"The removal or the retention of a child is to be considered wrongful where:
(a) it is in breach of rights of custody attributed to a person, an institution or any other body, either jointly or alone, under the law of the State in which the child was habitually resident immediately before the removal or retention; and
(b) At the time of removal or retention those rights were actually exercised, either jointly or alone, or would have been so exercised but for the removal or retention. Hague Convention art. 3."
"Thus, in order to determine whether an ICARA petition merits relief, ‘a court must ... determine [1] when the removal or retention took place, [2] what the habitual residence of the child was immediately prior to the removal, [3] whether the removal or retention violated the Petitioner's custody rights under the law of the habitual residence, and [4] whether the Petitioner was exercising those rights at the time of the removal or retention.' ..." [...]
As the Court reminds us: "Proceedings under [Art. 19 of] the Hague Convention and pursuant to ICARA do not reach the merits of an underlying custody dispute. (‘A decision under this Convention concerning the return of the child shall not be taken to be a determination on the merits of any custody issue.'); 42 U.S.C. § 11601(b)(4) [(‘The Convention and this chapter empower courts in the United States to determine only rights under the Convention and not the merits of any underlying child custody claims.')]. Rather, ‘the district court is to ascertain `only whether the removal or retention' of a child was ‘wrongful' under the law of the child's ‘habitual residence,' and if so, to order the return of the child to the place of ... ‘habitual residence' for the court there to decide the merits of the custody dispute.' ..." [916‑7].
The Court then applies Convention law to the case at hand. "The first step in determining a child's habitual residence is to discern when the alleged wrongful removal or retention took place, for ‘the text of the Convention directs courts to only one point in time in determining habitual residence: the point in time ‘immediately before the removal or retention.' ... Because this case does not present the typical abduction scenario, it is not entirely clear when the alleged wrongful retention commenced. ... Based on [F's] testimony and a series of e‑mails exchanged between the parties, the district court determined that it began in early Spring 2006, by which time F had informed M that he considered her to be in breach of the repatriation agreement." [...]
"Having concluded that the alleged wrongful retention began in early 2006, the district court proceeded to consider the factors relevant to the determination of habitual residence: ‘[1] the settled purpose of the move to the new country from the child's perspective, [2] parental intent regarding the move, [3] the change in geography, [4] the passage of time, and [5] the acclimatization of the child to the new country.' ..."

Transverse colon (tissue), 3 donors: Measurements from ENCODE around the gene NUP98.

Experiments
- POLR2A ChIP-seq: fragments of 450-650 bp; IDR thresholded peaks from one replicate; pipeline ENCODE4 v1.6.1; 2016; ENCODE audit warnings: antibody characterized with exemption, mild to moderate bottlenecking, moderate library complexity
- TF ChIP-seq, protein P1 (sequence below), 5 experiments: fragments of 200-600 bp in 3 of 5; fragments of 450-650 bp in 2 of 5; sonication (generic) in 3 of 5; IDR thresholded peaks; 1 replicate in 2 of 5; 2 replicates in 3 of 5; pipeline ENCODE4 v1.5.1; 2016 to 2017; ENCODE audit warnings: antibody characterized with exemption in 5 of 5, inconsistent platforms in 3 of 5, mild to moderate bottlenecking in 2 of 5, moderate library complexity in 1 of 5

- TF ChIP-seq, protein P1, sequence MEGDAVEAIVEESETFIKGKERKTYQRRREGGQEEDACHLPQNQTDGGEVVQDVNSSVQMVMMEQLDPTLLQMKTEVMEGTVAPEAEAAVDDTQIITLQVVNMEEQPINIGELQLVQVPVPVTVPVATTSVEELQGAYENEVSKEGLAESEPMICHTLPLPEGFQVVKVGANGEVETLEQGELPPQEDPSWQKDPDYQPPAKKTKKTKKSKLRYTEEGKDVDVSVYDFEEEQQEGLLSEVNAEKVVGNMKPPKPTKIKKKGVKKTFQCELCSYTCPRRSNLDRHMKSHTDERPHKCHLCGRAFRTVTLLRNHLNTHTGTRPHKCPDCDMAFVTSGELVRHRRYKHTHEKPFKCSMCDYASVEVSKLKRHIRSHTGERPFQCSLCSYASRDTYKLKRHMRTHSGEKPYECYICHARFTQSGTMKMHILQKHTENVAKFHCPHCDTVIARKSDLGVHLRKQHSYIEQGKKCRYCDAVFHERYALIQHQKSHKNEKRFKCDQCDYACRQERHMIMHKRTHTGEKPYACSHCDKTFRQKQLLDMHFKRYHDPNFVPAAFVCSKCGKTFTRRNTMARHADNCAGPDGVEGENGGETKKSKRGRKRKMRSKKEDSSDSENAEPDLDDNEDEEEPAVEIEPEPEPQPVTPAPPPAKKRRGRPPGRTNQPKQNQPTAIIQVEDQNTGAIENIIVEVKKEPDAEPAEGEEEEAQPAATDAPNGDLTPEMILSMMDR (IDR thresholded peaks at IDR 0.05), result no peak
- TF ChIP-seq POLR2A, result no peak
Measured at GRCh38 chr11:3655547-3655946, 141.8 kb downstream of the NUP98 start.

"The ‘settled purpose' of a family's move to a new country is a central element of the habitual residence inquiry. ... ‘This settled purpose need not be to stay in a new location forever, but the family must have a ‘sufficient degree of continuity to be properly described as settled.' ... Because two of the Barzilay children had lived their whole lives in Missouri, the eldest had lived there for five years, and there was no indication in the record that the children had spent any significant amount of time in another country, the district court concluded that—from the children's perspective—the settled purpose of the family's residence in Missouri was to remain there permanently." [...]
"Finally, the district court considered ‘the change in geography, the passage of time, and the acclimatization of the children to the new country.' ... It concluded that the children were well acclimatized to life in the U.S.. The eldest child was, after all, the only one who had experienced a significant change in geography, and by 2006, she had been in the U.S. for approximately five years ... The younger two had lived their entire lives in Missouri. ..."
"Based on the foregoing considerations, we agree with the district court's conclusion that the children's country of habitual residence under the Hague Convention was the United States. [F] has pointed to no evidence suggesting [that] the district court's factual findings are clearly erroneous or that its analysis is otherwise unsound. Indeed, he has offered no evidence that his children have spent any significant amount of time outside the United States since 2001 or that they have been given any reason to believe [that] their home is anywhere but Missouri. The United States is the country where the Barzilay children have spent most or all of their young lives, and there can be little question that it is consequently their habitual residence within the meaning of the Hague Convention. ..." [...]